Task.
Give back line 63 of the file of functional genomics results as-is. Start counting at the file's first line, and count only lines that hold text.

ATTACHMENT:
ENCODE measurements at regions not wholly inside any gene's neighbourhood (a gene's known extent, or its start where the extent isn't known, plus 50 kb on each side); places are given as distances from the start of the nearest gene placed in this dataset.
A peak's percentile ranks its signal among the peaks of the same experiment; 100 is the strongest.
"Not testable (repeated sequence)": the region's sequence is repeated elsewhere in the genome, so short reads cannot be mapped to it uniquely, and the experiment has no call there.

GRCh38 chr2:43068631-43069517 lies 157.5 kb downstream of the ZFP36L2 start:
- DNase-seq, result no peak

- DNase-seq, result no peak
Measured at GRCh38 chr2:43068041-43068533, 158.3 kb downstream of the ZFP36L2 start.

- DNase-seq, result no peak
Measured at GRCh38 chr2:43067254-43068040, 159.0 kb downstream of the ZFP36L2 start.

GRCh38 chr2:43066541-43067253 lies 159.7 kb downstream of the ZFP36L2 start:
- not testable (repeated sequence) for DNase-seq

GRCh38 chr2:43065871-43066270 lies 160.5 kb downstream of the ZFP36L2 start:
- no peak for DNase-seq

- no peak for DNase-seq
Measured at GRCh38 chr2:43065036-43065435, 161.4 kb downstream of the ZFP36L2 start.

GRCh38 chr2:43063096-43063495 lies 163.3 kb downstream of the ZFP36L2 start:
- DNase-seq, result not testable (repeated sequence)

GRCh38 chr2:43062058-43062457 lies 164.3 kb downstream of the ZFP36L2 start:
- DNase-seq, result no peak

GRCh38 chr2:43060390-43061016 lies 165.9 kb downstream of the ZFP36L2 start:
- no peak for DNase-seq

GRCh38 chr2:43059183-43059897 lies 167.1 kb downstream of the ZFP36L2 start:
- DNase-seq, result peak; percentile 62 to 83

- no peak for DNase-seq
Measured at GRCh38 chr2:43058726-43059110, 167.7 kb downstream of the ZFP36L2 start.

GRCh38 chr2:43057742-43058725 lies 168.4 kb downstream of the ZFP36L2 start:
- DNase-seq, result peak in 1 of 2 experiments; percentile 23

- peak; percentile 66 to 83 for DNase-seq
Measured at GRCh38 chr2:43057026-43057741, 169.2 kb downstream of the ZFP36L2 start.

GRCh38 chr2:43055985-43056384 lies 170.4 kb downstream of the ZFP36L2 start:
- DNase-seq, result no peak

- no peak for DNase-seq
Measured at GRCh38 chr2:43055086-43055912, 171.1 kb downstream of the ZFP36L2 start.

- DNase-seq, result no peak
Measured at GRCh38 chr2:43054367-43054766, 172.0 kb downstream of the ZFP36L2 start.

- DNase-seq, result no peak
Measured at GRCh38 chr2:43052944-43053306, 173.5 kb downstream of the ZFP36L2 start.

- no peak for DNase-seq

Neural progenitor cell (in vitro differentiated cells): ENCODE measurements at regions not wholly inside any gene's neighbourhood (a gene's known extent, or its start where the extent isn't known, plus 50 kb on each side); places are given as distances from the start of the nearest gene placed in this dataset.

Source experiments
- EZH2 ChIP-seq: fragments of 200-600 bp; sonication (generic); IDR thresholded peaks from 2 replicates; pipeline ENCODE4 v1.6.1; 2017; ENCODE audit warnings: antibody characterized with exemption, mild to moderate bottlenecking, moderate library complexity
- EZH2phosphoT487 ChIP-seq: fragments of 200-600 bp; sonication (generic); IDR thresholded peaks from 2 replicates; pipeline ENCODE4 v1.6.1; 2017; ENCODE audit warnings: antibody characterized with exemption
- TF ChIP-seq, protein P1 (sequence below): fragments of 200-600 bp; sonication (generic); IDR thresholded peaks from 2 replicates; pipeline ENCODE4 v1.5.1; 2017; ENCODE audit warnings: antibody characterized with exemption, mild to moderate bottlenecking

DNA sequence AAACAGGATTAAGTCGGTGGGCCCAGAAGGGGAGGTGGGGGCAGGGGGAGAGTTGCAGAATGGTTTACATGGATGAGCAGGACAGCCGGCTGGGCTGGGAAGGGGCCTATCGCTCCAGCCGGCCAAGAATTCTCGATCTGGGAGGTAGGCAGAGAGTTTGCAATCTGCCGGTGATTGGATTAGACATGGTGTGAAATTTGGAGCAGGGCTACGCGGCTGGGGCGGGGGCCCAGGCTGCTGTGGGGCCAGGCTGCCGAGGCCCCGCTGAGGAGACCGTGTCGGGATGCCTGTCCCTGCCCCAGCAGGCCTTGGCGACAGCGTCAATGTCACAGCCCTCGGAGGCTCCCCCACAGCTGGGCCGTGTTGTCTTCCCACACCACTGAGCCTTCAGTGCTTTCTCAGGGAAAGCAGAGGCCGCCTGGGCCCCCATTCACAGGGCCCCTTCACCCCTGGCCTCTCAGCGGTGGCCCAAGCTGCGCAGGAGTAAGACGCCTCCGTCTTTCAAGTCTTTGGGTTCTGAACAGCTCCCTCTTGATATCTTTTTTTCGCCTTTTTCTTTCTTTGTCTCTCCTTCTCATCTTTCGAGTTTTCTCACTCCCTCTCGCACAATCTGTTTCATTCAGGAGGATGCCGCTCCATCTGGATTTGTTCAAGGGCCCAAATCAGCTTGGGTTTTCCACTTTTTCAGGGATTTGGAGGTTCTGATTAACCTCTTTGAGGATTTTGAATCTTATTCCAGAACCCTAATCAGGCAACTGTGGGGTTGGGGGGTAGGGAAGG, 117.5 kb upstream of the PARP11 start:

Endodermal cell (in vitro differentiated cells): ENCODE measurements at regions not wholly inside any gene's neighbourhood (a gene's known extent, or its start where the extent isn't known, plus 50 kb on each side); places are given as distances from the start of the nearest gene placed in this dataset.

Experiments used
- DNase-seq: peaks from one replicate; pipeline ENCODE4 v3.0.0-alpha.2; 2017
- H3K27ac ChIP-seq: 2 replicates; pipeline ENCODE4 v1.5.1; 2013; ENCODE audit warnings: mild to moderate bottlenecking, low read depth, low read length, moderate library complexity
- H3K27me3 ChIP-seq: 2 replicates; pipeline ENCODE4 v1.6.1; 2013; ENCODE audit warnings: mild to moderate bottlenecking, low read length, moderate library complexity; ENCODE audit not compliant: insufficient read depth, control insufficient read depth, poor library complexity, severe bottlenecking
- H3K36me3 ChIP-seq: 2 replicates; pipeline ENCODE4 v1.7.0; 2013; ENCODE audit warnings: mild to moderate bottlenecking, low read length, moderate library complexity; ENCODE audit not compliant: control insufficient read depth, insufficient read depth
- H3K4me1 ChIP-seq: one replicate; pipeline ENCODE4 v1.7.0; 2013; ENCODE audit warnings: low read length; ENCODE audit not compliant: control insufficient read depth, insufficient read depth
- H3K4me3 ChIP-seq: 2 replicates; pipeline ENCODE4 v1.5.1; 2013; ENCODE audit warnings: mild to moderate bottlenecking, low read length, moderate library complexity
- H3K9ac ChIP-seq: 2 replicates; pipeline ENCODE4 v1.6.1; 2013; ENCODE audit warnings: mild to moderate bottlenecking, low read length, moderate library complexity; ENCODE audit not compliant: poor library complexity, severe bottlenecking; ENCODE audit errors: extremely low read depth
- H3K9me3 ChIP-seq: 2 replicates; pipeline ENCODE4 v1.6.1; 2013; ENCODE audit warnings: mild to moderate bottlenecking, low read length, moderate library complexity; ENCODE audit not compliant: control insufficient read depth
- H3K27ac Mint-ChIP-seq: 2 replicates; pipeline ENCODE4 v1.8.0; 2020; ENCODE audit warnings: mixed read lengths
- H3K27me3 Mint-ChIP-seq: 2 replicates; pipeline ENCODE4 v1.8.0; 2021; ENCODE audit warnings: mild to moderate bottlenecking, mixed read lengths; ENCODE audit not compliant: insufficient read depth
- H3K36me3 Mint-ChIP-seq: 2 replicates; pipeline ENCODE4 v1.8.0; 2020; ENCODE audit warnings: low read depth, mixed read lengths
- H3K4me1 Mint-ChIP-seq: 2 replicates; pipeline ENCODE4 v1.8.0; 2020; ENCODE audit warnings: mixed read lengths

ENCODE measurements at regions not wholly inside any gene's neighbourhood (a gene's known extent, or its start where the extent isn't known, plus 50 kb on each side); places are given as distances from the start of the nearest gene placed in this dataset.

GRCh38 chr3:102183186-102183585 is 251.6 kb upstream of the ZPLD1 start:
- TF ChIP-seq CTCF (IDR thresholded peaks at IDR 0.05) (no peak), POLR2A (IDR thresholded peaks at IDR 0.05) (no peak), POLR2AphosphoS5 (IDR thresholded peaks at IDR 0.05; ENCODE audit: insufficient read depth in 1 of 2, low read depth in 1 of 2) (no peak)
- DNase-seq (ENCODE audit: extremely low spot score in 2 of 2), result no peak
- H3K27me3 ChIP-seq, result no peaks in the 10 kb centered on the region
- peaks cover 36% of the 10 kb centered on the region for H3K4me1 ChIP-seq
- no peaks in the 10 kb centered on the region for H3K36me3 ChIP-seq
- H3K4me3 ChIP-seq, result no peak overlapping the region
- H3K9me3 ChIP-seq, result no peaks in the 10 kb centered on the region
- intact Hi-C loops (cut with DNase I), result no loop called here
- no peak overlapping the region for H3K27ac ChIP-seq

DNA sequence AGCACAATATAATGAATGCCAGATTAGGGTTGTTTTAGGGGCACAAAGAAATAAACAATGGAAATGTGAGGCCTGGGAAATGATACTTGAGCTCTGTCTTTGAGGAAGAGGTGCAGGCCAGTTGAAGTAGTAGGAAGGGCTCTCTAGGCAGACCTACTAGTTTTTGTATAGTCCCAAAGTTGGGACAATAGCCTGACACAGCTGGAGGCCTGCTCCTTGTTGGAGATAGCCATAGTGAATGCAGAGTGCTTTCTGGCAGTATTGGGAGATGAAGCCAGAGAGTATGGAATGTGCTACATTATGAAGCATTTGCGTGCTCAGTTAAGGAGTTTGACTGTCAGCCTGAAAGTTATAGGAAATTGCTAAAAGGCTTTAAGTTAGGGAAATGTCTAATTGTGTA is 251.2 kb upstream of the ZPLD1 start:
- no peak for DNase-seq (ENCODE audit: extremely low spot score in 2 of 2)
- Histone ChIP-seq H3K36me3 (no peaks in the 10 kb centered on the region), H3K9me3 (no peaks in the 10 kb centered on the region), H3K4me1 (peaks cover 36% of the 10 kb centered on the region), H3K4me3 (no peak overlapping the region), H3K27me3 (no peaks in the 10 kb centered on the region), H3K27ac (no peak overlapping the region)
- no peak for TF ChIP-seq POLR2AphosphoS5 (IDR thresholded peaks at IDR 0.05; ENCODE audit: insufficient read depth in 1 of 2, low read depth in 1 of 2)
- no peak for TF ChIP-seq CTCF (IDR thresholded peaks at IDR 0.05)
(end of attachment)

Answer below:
- H3K27me3 ChIP-seq, result no peaks in the 10 kb centered on the region